Blog | July 15, 2021

Applying DNA-Encoded Chemistry to the Discovery of Irreversible Covalent Inhibitors

Some of the most commonly used drugs elicit their therapeutic effects by forming covalent bonds with their targets; examples include aspirin and penicillin. Covalent drugs like these offer the advantages of increased  potency and permanent target engagement which in turn results in more sustained effects. Even so, it seemed that until relatively recently there was a palpable fear of actually setting out to discover new covalent drugs. Enthusiasm around this approach seems to now be on the rise again with approval of covalent irreversible oncology drugs targeting BTK and KRAS G12C.

Pharmaceutical companies have spent literally billions building up their compound collections over the last century or so, but the vast majority of these compounds are incapable of covalently engaging their targets.  Accordingly, even if one wanted to set out to directly screen for covalent inhibitors using conventional high-throughput screening approaches it is not immediately clear where one would find the compound collection to do so. Indeed, most recently discovered covalent drugs were derived from non-covalent screening hits that were subsequently appended with electrophiles. 

X-Chem performed a proof-of-concept to see if see if the discovery of covalent inhibitors could be done at scale.  In order to make large numbers of different compounds capable of covalent modes of action we turned to DNA-encoded chemical libraries. Because this technology both synthesizes and screens compounds as mixtures, it is able to more rapidly generate and utilize new collections of compounds when compared to the laborious alternative of generating a collection of compounds by separately synthesizing each and every one. We took an existing X-Chem DNA-encoded chemical library which had twenty-six million different compounds, all of which were terminated in a primary or secondary amine and so were amenable to further functionalization. Compounds with the potential to engage targets covalently need to contain electrophiles.  Installing acrylamide onto this library as a mixture, i.e., in a single tube, was extremely straightforward.  For this project we ultimately installed seven different electrophiles for a total of 182 million different compounds.

The next step was a little more tricky.  Unlike conventional DNA-encoded chemical libraries which may be put through multiple successive rounds of affinity-mediated selection by alternately providing an opportunity to bind to a target, immobilizing it, washing and then liberating the bound members, a covalent bond, once formed, is permanent, which is of course the whole point.  So we had to develop methods that were capable of sufficiently enriching active library members on the basis of a single target-library interaction event.  And we had to deal with the fact that once the desired bond is formed the encoding DNA is now covalently attached to the protein target, complicating the recovery of encoding sequence information.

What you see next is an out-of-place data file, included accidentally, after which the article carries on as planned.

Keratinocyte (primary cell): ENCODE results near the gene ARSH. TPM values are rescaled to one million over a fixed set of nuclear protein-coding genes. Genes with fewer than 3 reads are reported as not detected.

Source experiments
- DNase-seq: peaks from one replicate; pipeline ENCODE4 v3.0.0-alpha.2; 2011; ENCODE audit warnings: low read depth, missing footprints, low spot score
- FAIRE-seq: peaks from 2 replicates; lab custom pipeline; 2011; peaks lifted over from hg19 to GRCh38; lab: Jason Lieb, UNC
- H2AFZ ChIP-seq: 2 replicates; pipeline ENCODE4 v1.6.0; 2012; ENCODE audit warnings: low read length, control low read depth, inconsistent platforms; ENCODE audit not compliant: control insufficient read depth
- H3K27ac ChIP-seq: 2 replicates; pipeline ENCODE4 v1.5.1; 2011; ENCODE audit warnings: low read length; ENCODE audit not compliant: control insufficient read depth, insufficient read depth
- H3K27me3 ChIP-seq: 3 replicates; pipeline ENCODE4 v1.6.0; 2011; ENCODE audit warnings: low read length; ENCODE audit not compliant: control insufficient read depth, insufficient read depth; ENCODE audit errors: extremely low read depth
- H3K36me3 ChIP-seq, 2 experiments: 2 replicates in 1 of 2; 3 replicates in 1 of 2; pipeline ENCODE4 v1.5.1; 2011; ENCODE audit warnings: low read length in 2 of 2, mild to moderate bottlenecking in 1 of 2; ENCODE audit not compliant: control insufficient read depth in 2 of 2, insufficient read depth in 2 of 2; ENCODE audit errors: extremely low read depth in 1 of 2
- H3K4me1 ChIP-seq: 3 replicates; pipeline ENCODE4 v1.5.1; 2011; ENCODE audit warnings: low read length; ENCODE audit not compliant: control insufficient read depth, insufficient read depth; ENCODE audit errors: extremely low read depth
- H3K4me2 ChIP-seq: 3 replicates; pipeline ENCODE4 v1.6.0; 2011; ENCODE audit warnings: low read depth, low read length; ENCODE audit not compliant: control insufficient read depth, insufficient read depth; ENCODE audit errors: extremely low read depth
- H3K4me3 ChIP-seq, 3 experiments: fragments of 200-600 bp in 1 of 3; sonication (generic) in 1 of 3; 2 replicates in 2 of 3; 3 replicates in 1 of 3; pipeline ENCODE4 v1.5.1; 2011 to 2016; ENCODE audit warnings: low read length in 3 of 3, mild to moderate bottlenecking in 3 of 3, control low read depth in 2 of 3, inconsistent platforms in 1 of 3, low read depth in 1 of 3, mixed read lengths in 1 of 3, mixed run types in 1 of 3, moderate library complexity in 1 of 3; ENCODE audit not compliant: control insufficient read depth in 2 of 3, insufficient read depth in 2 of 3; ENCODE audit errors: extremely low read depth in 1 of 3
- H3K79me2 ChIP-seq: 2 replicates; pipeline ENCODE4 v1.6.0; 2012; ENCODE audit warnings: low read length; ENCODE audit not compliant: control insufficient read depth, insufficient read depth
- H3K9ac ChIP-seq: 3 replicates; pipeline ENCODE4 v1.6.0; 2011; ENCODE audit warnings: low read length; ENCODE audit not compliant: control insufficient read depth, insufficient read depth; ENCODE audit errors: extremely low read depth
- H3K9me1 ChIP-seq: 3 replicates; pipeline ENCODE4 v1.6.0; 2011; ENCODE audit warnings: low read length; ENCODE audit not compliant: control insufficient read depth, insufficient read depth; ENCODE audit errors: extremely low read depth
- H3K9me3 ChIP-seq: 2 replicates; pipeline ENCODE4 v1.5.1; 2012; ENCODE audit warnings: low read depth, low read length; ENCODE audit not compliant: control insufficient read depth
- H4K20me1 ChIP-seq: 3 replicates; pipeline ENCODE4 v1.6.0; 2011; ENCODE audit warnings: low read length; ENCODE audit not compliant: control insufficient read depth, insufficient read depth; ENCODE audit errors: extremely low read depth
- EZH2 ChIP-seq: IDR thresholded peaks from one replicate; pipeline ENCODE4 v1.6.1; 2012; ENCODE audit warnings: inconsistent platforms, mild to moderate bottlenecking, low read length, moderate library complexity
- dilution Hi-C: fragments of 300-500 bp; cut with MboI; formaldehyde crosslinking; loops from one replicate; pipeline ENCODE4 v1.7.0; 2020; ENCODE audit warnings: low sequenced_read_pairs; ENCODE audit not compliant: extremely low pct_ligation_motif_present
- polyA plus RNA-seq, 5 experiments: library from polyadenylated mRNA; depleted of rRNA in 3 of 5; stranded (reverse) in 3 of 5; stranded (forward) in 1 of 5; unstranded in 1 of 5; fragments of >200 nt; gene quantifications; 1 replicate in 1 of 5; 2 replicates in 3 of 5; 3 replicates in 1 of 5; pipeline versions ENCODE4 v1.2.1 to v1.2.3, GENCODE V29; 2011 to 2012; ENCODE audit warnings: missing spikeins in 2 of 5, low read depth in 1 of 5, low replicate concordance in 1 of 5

Our recent paper details how we optimized this process using on-DNA controls including ibrutinib (covalent) and dasatinib (non-covalent) and ultimately arrived at a method utilizing native solution incubation followed by capture on IMAC magnetic beads followed by denaturing washes with guanidine followed by elution with imidazole.

We then applied these methods to the electrophile-displaying libraries we had just made and discovered novel covalent BTK inhibitors as a result. We found distinct active compounds displaying both acrylamide and an epoxide. The epoxides are the first ever inhibitors of BTK that engage the target using this electrophile. The compounds were characterized by a range of techniques at Proteros Biostructures in Munich including reporter displacement, thermal shift, intact protein mass spectrometry and x-ray crystallography.  Potency, covalency and specifity were all confirmed.

If your project calls for a combination of novel equity and a covalent mode-of-action and you are wondering where you can find hundreds of millions of electrophilic compounds for the purposes of screening, then we strongly encourage you to consider DNA-Encoded Chemistry. With this recent experiment, we have demonstrated that this approach can work even for libraries of large numerical size.

Read more about this study in our peer-reviewed publication Novel irreversible covalent BTK inhibitors discovered using DNA-encoded chemistry in Bioorganic Medicinal Chemistry. After these successful proof-of-concept experiments, X-Chem helped its partners by identifying and then licensing multiple irreversible covalent inhibitors for multiple therapeutic targets.

X-Chem’s technology is currently the only demonstrated method available for identifying irreversible target engagers that allows the screening of hundreds of millions of compounds simultaneously. This platform has broad applicability and has proved its value in the discovery of hits and leads with a covalent mode of action. If your comfort with covalent drugs has reached the point where you are ready to act, then X-Chem has the technology, expertise and experience to help you.

Reference

John P. Guilinger, Archna Archna, Martin Augustin Andreas Bergmann, Paolo A. Centrella, Matthew A. Clark, John W. Cuozzo, Maike Däther, Marie-Aude Guié, Sevan Habeshian, Reiner Kiefersauer, Stephan Krapp, Alfred Lammens, Lukas Lercher, Julie Liu, Yanbin Liu, Klaus Maskos, Michael Mrosek, Klaus Pflügler, Markus Siegert, Heather A. Thomson, Xia Tian, Ying Zhang, Debora L. Konz Makino, and Anthony D. Keefe. Novel irreversible covalent BTK inhibitors discovered using DNA-encoded chemistry. Bioorganic & Medicinal Chemistry, 2021.  https://doi.org/10.1016/j.bmc.2021.116223

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